You are here

Australian scholar explores ancient olive presses in Jordan

By Saeb Rawashdeh - Jul 26,2020 - Last updated at Jul 26,2020

A Bronze Age site located in Wadi Rayan, some 14 kilometres west of Ajloun (Photo courtesy of Bashar Tabbah)

AMMAN — An enclosure wall that protected three buildings at Khirbet Um Al Ghozlan in Wadi Rayan,  some 14 kilometres west of Ajloun, indicated ancient olive production, according to an Australian archaeologist.

“The archaeo-botanical record was compelling. Tiny fragments of charcoal found in the soil represent the remains of wood that people brought to the site to burn as fuel,” said James Fraser, a curator of Ancient Levant and Anatolia at the British Museum in a recent e-mail interview with The Jordan Times .

Using a scanning electron microscope, Caroline Cartwright, a researcher from the British Museum, identified the species of each sample by examining its anatomical structure from different angles, Fraser said.

The scholar added that they learnt from other excavations that people in the Bronze Age farming villages typically burned a variety of wood species gathered from around the site.  

“This pattern suggests that, like farmers today, Bronze Age people pruned their olive trees as part of the harvest and stockpiled the wood for fuel,” Fraser noted.

The discovery of miniscule fragments of crushed olive stones, known in Arabic as “jift”, directed researchers to conclude that olives had been crushed for oil at Khirbet Um Al Ghozlan. 

“The fact that they were charred indicated that, once pressed, the ‘jift’ had been collected and burned as fuel. Several limestone mortars excavated in and around the storehouses were probably used to crush the olives into paste,” the archaeologist reckoned.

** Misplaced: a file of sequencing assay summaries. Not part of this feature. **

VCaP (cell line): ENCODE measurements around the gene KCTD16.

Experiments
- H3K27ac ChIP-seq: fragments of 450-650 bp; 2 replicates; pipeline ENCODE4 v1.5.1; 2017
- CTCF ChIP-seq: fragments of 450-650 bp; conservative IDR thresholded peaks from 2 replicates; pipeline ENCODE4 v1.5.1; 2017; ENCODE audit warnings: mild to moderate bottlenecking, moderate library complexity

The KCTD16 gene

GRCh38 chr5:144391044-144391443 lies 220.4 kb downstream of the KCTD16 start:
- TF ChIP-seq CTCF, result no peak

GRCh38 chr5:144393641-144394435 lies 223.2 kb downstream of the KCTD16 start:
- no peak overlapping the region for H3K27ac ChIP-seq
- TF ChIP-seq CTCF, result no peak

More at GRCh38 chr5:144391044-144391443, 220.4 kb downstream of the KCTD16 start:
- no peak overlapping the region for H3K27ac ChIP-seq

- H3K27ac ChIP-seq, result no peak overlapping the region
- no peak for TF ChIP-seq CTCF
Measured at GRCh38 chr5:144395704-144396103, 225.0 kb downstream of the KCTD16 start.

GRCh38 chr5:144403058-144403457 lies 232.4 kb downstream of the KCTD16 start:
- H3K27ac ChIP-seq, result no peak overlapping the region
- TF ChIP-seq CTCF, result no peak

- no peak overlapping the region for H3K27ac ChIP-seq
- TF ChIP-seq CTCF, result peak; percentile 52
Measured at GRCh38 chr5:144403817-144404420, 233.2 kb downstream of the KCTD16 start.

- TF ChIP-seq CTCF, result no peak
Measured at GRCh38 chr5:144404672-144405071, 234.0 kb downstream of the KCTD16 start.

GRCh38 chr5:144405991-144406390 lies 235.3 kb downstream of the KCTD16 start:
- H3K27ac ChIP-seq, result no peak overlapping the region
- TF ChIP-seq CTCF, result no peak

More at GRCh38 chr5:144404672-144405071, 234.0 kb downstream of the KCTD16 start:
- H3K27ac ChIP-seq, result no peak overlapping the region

He said that the crushed paste was probably pressed in one of six olive presses found hewn into the limestone bedrock nearby. 

Each comprised a rectangular basin into which mats laden with the crushed olive paste would have been pressed under heavy stones. The oil would flow through a circular channel into a storage jar nestled into a collection tank below, Fraser said.

 “At least 23 complete-but-broken storage jars lined up in several rooms”, the scholar noted regarding the storage of olive oil at the site.

Eighty-three per cent of all the pottery sherds found at the site were from storage jars.

“This is a strikingly high proportion, as we would normally expect other types of domestic vessels to be well represented, including cooking pots, bowls and jugs. We hope to analyse these jars to try to detect residues of their contents. If we can identify lipids associated with vegetable fats, then they were probably used to store olive oil,” Fraser concluded.

42 users have voted.

Add new comment

This question is for testing whether or not you are a human visitor and to prevent automated spam submissions.
13 + 2 =
Solve this simple math problem and enter the result. E.g. for 1+3, enter 4.


Get top stories and blog posts emailed to you each day.